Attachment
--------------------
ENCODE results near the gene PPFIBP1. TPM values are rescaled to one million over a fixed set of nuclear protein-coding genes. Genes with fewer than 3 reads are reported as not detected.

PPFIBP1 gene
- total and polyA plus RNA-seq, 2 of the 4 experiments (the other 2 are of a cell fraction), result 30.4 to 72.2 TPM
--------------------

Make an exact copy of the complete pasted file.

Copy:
ENCODE results near the gene PPFIBP1. TPM values are rescaled to one million over a fixed set of nuclear protein-coding genes. Genes with fewer than 3 reads are reported as not detected.

PPFIBP1 gene
- total and polyA plus RNA-seq, 2 of the 4 experiments (the other 2 are of a cell fraction), result 30.4 to 72.2 TPM